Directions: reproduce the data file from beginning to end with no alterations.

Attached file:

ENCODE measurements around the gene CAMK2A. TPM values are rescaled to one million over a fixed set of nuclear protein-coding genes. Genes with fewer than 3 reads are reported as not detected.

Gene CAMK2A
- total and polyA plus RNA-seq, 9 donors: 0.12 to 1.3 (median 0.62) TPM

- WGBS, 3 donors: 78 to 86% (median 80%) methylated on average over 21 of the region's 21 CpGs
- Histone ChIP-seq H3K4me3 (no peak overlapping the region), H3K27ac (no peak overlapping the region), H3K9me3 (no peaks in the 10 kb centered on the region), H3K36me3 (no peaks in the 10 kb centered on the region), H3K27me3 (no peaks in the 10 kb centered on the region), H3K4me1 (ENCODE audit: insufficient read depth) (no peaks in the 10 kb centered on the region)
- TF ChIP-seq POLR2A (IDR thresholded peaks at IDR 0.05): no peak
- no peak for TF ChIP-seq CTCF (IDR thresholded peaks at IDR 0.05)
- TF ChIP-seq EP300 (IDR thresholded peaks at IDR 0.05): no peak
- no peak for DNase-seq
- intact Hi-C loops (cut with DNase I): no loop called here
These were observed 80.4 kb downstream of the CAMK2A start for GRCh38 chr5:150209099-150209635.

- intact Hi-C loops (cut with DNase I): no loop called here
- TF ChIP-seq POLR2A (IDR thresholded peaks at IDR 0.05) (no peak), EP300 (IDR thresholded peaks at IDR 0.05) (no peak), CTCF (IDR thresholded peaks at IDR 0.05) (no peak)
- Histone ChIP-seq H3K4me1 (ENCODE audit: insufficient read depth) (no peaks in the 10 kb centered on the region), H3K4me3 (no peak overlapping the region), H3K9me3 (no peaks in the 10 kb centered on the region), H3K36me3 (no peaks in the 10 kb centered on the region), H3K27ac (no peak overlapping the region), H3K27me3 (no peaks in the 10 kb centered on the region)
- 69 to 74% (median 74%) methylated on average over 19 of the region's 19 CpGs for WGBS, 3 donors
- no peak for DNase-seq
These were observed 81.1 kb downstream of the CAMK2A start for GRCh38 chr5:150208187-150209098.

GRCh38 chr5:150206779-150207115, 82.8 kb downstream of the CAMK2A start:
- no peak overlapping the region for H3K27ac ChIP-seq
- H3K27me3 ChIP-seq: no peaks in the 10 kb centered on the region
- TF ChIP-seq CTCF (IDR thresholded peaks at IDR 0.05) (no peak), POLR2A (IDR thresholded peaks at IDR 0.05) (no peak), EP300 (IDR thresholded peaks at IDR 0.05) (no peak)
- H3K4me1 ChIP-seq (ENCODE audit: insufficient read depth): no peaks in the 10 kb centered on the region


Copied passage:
ENCODE measurements around the gene CAMK2A. TPM values are rescaled to one million over a fixed set of nuclear protein-coding genes. Genes with fewer than 3 reads are reported as not detected.

Gene CAMK2A
- total and polyA plus RNA-seq, 9 donors: 0.12 to 1.3 (median 0.62) TPM

- WGBS, 3 donors: 78 to 86% (median 80%) methylated on average over 21 of the region's 21 CpGs
- Histone ChIP-seq H3K4me3 (no peak overlapping the region), H3K27ac (no peak overlapping the region), H3K9me3 (no peaks in the 10 kb centered on the region), H3K36me3 (no peaks in the 10 kb centered on the region), H3K27me3 (no peaks in the 10 kb centered on the region), H3K4me1 (ENCODE audit: insufficient read depth) (no peaks in the 10 kb centered on the region)
- TF ChIP-seq POLR2A (IDR thresholded peaks at IDR 0.05): no peak
- no peak for TF ChIP-seq CTCF (IDR thresholded peaks at IDR 0.05)
- TF ChIP-seq EP300 (IDR thresholded peaks at IDR 0.05): no peak
- no peak for DNase-seq
- intact Hi-C loops (cut with DNase I): no loop called here
These were observed 80.4 kb downstream of the CAMK2A start for GRCh38 chr5:150209099-150209635.

- intact Hi-C loops (cut with DNase I): no loop called here
- TF ChIP-seq POLR2A (IDR thresholded peaks at IDR 0.05) (no peak), EP300 (IDR thresholded peaks at IDR 0.05) (no peak), CTCF (IDR thresholded peaks at IDR 0.05) (no peak)
- Histone ChIP-seq H3K4me1 (ENCODE audit: insufficient read depth) (no peaks in the 10 kb centered on the region), H3K4me3 (no peak overlapping the region), H3K9me3 (no peaks in the 10 kb centered on the region), H3K36me3 (no peaks in the 10 kb centered on the region), H3K27ac (no peak overlapping the region), H3K27me3 (no peaks in the 10 kb centered on the region)
- 69 to 74% (median 74%) methylated on average over 19 of the region's 19 CpGs for WGBS, 3 donors
- no peak for DNase-seq
These were observed 81.1 kb downstream of the CAMK2A start for GRCh38 chr5:150208187-150209098.

GRCh38 chr5:150206779-150207115, 82.8 kb downstream of the CAMK2A start:
- no peak overlapping the region for H3K27ac ChIP-seq
- H3K27me3 ChIP-seq: no peaks in the 10 kb centered on the region
- TF ChIP-seq CTCF (IDR thresholded peaks at IDR 0.05) (no peak), POLR2A (IDR thresholded peaks at IDR 0.05) (no peak), EP300 (IDR thresholded peaks at IDR 0.05) (no peak)
- H3K4me1 ChIP-seq (ENCODE audit: insufficient read depth): no peaks in the 10 kb centered on the region